I feel a bit inadequate posting this. I've never read all of Thus Spoke Zarathustra, and I'm not sure who's translation this is, as it was just the one I was able to find on the internet, but I really love this passage. I actually heard this read in a song, and looked it up to discover it was Nietzsche. I just can't get over the imagery presented in this passage. It gives me goosebumps every time I read it. It's at once nightmarish and transcendental (obviously part of the parable). It also makes me think of Caspar David Friedrich paintings. Dark, gloomy, mysterious, but with an air of eternity and stillness that is some how comforting.
From Thus Spoke Zarathustra:
"Among wild cliffs I stood suddenly alone, bleak, in the bleakest moonlight. But there lay a man. And there — the dog, jumping, bristling, whining — now he saw me coming; then he howled again, he cried. Had I ever heard a dog cry like this for help? And verily, what I saw — I had never seen the like. A young shepherd I saw, writhing, gagging, in spasms, his face distorted, and a heavy black snake hung out of his mouth. Had I ever seen so much nausea and pale dread on one face? He seemed to have been asleep when the snake crawled into his throat, and there bit itself fast. My hand tore at the snake and tore in vain; it did not tear the snake out of his throat. Then it cried out of me; "Bite! Bite its head off! Bite!" Thus it cried out of me — my dread, my hatred, my nausea, my pity, all that is good and wicked in me cried out of me with a single cry.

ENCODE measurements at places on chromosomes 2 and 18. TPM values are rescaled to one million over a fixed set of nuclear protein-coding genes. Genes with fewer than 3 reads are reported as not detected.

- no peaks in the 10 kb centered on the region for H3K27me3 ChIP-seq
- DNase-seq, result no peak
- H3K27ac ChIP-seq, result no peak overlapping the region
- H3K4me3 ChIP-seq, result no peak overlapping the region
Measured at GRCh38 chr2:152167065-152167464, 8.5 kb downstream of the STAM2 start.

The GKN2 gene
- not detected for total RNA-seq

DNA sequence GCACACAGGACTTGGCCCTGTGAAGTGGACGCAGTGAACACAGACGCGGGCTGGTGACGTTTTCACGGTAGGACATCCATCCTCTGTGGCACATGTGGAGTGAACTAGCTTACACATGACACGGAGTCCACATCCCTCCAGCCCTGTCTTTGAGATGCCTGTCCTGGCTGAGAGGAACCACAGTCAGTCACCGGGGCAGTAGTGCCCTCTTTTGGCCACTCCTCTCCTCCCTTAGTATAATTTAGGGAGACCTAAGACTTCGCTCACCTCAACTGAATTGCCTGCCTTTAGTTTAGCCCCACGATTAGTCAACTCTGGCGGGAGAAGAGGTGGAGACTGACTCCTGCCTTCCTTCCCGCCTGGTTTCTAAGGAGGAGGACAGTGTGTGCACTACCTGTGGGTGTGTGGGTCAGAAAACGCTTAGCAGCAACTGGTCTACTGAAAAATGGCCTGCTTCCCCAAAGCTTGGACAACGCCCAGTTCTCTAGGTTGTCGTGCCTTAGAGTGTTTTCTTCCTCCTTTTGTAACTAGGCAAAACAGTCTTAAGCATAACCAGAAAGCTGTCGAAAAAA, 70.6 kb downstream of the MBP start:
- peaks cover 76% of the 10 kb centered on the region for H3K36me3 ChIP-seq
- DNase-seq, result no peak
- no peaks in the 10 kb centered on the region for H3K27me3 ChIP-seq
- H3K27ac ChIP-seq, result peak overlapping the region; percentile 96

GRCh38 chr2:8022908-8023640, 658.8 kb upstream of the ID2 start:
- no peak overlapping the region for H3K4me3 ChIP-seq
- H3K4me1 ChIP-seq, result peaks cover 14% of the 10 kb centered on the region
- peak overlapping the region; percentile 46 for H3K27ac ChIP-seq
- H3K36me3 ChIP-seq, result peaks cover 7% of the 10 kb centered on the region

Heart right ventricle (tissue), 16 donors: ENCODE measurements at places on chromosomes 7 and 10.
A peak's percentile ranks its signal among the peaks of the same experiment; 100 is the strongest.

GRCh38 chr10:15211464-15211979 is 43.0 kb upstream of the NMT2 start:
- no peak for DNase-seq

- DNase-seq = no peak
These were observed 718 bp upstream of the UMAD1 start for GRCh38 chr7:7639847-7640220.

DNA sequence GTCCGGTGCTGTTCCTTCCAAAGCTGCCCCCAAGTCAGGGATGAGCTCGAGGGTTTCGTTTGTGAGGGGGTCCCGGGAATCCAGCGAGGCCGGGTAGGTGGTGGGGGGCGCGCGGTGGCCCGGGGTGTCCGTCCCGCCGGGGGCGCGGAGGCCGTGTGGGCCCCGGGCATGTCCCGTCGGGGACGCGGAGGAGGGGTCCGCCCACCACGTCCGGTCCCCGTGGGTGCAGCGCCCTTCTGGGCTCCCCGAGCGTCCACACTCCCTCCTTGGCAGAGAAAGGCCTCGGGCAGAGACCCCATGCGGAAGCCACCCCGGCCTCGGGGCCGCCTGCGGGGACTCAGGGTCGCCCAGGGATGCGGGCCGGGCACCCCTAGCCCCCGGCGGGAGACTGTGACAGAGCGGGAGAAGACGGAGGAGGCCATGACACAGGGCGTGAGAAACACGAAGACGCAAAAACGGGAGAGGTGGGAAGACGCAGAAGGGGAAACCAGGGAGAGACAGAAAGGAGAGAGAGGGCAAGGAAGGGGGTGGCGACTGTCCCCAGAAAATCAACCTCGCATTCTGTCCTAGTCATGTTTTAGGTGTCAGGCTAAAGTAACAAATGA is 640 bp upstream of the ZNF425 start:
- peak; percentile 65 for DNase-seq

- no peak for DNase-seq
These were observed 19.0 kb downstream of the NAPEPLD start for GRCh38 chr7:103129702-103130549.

You bold ones who surround me! You searchers, researchers, and whoever among you has embarked with cunning sails on unexplored seas. You who are glad of riddles! Guess me this riddle that I saw then, interpret me the vision of the loneliest. For it was a vision and a foreseeing. What did I see then in a parable? And who is it who must yet come one day? Who is the shepherd into whose throat the snake crawled thus? Who is the man into whose throat all that is heaviest and blackest will crawl thus?
The shepherd, however, bit as my cry counseled him; he bit with a good bite. Far away he spewed the head of the snake — and he jumped up. No longer shepherd. no longer human — one changed, radiant, laughing! Never yet on earth has a human being laughed as he laughed! O my brothers, I heard a laughter that was no human laughter; and now a thirst gnaws at me, a longing that never grows still. My longing for this laughter gnaws at me; oh, how do I bear to go on living! And how could I bear to die now! "